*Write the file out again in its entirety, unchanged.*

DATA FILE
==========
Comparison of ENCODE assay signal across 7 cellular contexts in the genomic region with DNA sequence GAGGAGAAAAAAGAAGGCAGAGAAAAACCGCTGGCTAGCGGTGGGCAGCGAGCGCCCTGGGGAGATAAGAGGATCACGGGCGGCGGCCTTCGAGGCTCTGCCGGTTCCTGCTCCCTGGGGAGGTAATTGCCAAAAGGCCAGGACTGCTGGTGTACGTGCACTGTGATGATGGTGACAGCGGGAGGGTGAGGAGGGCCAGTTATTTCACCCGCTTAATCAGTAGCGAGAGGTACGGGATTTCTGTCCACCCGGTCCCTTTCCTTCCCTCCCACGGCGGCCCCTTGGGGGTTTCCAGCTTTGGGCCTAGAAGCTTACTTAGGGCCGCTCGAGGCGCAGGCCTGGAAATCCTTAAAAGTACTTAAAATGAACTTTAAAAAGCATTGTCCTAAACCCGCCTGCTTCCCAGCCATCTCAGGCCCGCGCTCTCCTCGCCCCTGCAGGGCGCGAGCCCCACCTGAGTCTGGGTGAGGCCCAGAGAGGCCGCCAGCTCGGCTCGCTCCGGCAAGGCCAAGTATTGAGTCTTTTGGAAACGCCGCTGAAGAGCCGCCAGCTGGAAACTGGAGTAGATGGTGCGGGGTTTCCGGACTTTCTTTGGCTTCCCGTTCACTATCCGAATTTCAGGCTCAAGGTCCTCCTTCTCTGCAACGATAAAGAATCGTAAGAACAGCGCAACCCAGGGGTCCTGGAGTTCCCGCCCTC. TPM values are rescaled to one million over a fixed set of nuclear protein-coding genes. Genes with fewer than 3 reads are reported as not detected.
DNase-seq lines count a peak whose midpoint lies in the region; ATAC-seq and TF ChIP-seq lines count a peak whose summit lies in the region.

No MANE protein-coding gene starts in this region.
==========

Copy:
Comparison of ENCODE assay signal across 7 cellular contexts in the genomic region with DNA sequence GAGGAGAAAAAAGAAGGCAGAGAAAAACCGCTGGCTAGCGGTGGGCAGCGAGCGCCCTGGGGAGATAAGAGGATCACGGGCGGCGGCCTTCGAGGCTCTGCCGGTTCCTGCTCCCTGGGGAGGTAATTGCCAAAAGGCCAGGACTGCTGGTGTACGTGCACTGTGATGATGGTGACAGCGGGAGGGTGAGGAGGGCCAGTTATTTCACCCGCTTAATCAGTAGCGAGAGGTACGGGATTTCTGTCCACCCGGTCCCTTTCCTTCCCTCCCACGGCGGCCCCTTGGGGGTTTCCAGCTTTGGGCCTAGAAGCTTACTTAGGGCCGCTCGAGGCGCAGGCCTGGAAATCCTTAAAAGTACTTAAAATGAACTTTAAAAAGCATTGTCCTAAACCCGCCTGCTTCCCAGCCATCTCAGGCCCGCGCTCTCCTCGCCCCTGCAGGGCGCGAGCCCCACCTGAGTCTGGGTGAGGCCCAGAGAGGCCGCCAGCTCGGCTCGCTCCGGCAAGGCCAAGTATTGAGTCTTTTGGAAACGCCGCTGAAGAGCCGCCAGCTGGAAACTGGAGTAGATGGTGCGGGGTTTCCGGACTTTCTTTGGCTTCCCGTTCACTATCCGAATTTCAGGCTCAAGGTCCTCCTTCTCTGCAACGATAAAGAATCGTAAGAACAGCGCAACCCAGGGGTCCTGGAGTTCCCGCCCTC. TPM values are rescaled to one million over a fixed set of nuclear protein-coding genes. Genes with fewer than 3 reads are reported as not detected.
DNase-seq lines count a peak whose midpoint lies in the region; ATAC-seq and TF ChIP-seq lines count a peak whose summit lies in the region.

No MANE protein-coding gene starts in this region.